If you have insulin resistance and/or prediabetes, you might be feeling overwhelmed and confused about what to do - that’s absolutely normal. Making small, sustainable changes to your diet and lifestyle can help reverse insulin resistance and prevent or delay type 2 diabetes. Here are 10 tips for improving insulin sensitivity and reversing insulin resistance.

Tip for reversal #1: Enjoy a diet rich in whole plant foods

If you’re wondering how to reverse insulin resistance naturally, start by looking at your diet and ask yourself if you’re eating enough plants. Eating a diet rich in whole foods and a variety of plants has been shown to increase insulin sensitivity and improve insulin resistance. Studies show that whole-food plant-based diets help prevent and manage type 2 diabetes and improve insulin resistance because they increase fiber and nutrient intake, decrease saturated fat intake, are high in antioxidants, support healthy food-microbiome interactions, and help promote a healthy weight. If you’re overwhelmed with where to start, this prediabetes diet plan can help you out.

Tip for reversal #2: Get active

Did you know that if you’re someone with insulin resistance, prediabetes, or diabetes, fitting exercise into a busy schedule can have the potential to improve your health? Studies show that daily exercise can improve insulin resistance in people with diabetes. And it doesn’t have to be all-or-nothing. In fact, even modest exercise can be an effective strategy for not only improving insulin resistance but overall quality of life and well-being as well. The key to adopting a consistent exercise routine is to find a form of movement that you enjoy: easy yoga flow, walking, running, cycling, dance, at-home HIIT workout, martial arts - whatever it is, aim to make it a healthy, consistent habit!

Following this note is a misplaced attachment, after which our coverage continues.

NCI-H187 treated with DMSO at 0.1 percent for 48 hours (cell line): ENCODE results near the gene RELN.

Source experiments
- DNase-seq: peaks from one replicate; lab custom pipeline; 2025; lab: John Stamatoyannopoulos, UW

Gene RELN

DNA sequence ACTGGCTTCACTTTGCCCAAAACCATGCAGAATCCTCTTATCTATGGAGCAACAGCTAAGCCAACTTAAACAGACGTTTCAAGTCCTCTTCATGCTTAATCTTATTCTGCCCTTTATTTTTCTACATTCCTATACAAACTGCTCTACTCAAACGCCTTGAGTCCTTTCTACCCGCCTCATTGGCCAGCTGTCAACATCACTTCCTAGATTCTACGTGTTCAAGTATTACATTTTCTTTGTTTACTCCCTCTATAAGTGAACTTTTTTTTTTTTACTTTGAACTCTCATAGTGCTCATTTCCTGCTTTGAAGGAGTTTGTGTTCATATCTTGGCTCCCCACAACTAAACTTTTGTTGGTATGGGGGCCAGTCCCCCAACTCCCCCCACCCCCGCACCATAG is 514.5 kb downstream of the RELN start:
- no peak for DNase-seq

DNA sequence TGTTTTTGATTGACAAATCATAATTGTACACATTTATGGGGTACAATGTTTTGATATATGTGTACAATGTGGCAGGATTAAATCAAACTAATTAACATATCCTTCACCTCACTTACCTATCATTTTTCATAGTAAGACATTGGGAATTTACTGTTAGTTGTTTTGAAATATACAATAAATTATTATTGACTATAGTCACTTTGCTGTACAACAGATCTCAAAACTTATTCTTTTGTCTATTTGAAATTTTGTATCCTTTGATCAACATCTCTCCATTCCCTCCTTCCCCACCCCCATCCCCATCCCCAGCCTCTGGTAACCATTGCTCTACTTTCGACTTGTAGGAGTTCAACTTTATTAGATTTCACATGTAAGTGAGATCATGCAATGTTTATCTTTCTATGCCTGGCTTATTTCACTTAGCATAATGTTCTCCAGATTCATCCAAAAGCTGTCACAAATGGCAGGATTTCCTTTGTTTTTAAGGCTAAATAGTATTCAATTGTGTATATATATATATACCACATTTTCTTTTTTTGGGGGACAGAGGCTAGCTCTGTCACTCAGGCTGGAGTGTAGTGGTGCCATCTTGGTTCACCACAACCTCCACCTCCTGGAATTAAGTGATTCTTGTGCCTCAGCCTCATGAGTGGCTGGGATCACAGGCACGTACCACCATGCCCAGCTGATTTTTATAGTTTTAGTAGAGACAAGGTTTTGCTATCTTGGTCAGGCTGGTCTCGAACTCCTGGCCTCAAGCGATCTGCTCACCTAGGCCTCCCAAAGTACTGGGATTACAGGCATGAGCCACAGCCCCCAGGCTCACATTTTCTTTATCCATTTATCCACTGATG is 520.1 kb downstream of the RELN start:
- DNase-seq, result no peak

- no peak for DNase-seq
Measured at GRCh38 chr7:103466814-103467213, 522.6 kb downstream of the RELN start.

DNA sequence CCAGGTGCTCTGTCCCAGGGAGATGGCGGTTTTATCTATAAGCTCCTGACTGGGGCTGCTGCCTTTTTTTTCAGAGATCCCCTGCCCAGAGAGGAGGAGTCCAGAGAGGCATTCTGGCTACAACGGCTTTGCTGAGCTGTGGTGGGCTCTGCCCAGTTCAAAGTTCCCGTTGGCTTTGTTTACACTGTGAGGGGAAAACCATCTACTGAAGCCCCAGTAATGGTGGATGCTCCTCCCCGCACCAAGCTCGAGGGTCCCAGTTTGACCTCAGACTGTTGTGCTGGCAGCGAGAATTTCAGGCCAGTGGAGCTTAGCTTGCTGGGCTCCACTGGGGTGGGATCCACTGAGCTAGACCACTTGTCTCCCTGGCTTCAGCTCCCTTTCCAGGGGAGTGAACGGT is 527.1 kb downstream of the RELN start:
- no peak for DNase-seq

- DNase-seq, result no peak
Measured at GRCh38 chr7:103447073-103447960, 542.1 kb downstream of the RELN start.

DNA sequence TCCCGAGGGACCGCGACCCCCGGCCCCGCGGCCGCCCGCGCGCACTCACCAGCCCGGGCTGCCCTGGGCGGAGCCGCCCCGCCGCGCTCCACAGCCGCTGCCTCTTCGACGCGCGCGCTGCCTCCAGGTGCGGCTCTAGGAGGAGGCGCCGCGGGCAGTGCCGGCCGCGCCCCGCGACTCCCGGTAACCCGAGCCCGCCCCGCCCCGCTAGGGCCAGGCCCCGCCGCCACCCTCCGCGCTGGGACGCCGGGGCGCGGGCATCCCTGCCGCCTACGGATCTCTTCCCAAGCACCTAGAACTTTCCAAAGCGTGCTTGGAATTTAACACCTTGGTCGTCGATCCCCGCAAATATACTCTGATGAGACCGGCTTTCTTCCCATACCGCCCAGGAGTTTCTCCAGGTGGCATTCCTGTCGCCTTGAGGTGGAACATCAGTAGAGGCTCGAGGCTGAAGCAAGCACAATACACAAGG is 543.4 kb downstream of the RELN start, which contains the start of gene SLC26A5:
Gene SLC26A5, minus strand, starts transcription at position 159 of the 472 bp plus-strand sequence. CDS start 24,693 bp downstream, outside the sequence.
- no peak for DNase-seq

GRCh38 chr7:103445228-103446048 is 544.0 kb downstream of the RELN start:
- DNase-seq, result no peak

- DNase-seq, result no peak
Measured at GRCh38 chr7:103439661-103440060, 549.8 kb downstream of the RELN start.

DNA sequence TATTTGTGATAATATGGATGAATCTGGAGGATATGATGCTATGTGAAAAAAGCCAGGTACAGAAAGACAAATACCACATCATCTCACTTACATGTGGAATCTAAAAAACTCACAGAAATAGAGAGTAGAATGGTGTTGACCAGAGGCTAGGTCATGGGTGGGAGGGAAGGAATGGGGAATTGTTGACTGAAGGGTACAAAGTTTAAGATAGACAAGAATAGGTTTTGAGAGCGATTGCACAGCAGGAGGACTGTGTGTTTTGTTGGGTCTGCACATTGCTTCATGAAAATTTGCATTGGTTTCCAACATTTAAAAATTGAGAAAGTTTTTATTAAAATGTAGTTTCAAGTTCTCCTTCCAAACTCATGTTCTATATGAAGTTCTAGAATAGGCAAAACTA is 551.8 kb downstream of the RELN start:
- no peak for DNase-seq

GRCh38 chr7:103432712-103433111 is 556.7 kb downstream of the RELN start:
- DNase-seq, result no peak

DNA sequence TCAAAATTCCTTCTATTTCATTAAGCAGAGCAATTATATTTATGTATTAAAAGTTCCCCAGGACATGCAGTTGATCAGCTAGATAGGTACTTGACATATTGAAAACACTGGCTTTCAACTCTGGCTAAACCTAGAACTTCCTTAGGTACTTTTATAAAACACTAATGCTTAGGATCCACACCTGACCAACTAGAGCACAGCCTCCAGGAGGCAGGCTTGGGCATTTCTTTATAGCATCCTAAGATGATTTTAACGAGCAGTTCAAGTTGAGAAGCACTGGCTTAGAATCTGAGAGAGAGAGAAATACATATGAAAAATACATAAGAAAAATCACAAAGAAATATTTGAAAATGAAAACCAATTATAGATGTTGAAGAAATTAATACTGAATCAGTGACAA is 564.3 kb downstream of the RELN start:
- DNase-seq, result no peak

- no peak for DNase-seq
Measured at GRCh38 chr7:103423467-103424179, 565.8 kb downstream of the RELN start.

Tip for reversal #3: Lower your stress levels

Chronic stress may contribute to the development of insulin resistance. A 2016 study published in the Journal of Epidemiology examined the effects of chronic stress in over 700 workers and found that high levels of stress were associated with higher cortisol and insulin resistance. This makes sense since cortisol is our main stress hormone and activates the “fight-or-flight” response in times of stress. It also elevates blood sugars and insulin in the body.

Find ways to alleviate stress and help manage your stress levels, whether that’s exercise, yoga, meditation, mindfulness exercises, or deep breathing.

Tip for reversal #4: Prioritize a good night’s sleep

Sleep affects so many aspects of our health that it’s no surprise it has an impact on insulin resistance. Research shows that inadequate sleep is linked with elevated blood sugars, insulin levels, A1C, and insulin resistance. Also, in those with type 2 diabetes, poor sleep can contribute to worsened blood sugar control. To counteract these effects, aim for seven to eight hours of sleep daily.